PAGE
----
This book is about migrations in life that all of us make: the embarking, the long journey, the returning — beginnings and endings, irrevocable. We are like birds in migration, traveling between memory and new beginnings. The stories and poems capture the voices of many writers and the landscape of the North and of Lake Superior.
In every workshop, I hear new and arresting voices. I've included poems of blessing and transition, polished and unpolished, that capture an image, a turning point, and a unique voice. Each was like a bird inside a larger flock and as such, wide-ranging.
Years ago, in the Split Rock Arts Program, I talked with poet Carolyn Forché about the difficulty of finding time to write. It seemed I was always in transition, juggling many responsibilities, and found it challenging to set aside enough time to write.
"Whatever keeps you from your work becomes your work," she said, meaning that I should write about what I was currently grappling with. Along with her husband, freelance photographer, Harry Mattison, she had facilitated the Iron Range Documentation Project. As a social activist and witness to atrocity, Carolyn Forché's own voice became the vehicle of many, and she wrote to reveal the pain and suffering in Nicaragua and other places. Later, she edited an anthology, Against Forgetting: Twentieth Century Poetry of Witness (WW Norton, 1993).
Poetry can be many things: song, story, memoir, philosophy, image. Poetry can use many narrative strategies: journey, list, prayer, blessing, letter, or quest. Poetry can witness; it can be an agent of change. It can preserve a moment with vivid immediacy. It can awaken. Its purpose is diverse, but it always illuminates.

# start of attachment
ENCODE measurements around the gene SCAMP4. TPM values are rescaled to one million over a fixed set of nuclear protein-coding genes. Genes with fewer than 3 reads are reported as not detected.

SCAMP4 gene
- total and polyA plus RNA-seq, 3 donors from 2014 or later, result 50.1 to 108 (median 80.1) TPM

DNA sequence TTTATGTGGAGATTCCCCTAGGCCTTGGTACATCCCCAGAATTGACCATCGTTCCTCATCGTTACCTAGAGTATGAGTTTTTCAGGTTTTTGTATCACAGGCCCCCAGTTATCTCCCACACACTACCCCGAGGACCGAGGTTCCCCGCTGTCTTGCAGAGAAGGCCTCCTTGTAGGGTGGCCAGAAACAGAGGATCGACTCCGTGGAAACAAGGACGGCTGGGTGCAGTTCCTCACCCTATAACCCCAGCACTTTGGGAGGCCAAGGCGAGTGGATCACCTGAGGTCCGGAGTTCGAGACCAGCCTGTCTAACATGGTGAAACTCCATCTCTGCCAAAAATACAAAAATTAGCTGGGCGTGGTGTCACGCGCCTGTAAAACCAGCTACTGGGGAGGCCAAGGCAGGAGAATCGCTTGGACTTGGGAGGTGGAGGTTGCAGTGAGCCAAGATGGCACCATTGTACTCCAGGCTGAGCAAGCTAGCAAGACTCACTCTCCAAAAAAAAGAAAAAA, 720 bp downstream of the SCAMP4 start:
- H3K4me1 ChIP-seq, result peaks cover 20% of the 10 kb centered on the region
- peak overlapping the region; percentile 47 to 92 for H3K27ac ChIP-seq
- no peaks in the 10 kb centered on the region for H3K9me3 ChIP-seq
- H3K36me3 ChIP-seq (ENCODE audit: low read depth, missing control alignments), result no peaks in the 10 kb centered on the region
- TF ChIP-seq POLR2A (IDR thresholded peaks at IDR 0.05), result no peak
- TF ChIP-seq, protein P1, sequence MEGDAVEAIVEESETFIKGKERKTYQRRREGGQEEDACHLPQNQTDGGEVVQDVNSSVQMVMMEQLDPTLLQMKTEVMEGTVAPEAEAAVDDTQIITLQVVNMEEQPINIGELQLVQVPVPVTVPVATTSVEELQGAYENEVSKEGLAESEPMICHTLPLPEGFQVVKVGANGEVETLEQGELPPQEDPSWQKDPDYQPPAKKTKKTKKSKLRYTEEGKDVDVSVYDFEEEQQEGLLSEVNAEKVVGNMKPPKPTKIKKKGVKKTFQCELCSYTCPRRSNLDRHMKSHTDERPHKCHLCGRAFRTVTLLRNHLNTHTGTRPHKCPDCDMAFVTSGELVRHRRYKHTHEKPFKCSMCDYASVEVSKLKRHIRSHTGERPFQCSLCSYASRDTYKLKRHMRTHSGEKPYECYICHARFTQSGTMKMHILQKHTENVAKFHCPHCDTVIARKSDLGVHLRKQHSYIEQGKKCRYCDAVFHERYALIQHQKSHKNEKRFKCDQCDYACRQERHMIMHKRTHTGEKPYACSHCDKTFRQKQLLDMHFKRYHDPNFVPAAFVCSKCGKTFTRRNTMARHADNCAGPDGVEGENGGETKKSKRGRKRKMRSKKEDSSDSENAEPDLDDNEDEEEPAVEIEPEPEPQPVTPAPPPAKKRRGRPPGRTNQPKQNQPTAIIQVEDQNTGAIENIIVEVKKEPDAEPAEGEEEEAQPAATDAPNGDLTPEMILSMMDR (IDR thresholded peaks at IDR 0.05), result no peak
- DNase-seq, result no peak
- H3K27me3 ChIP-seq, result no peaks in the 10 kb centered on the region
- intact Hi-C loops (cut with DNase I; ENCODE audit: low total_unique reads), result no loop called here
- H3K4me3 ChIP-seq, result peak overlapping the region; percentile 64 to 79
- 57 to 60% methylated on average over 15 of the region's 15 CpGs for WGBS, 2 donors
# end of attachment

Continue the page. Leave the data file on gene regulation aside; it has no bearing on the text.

I followed Forché's advice, and now give that same advice to a lot of writers. If something is an obstacle, write about it. If something is getting in the way of your writing, then you should be writing about that. If you are preoccupied, let your thoughts go into ink on a page.
It is important to create a time and place for writing. There is evidence that keeping a journal improves one's health and immunity, and that it speeds recovery from illness. Writing is a tool of the mind, but I also think it is a tool of the soul. The poet Linda Hogan once said, "Whatever you write will make it stronger." Writing helps one find and use a voice. Writing strengthens identity and allows it to develop and change. Writing about place helps us understand our roots and name our desires, not just for ourselves but for the larger world.
A community that honors and celebrates the arts becomes a community of openness and exchange. Unique voices rise that bring images and stories that stir us. The arts foster diversity not uniformity. The community that invests in the activity of art making is preserving its culture and promoting creativity. We are all strengthened.
These poems, stories and essays form a conversation; I invite the reader to participate. At this moment, something is changing in your life. Find an image or a metaphor to enter the complexity. For me, writing is a type of way-finding, a lamp in darkness.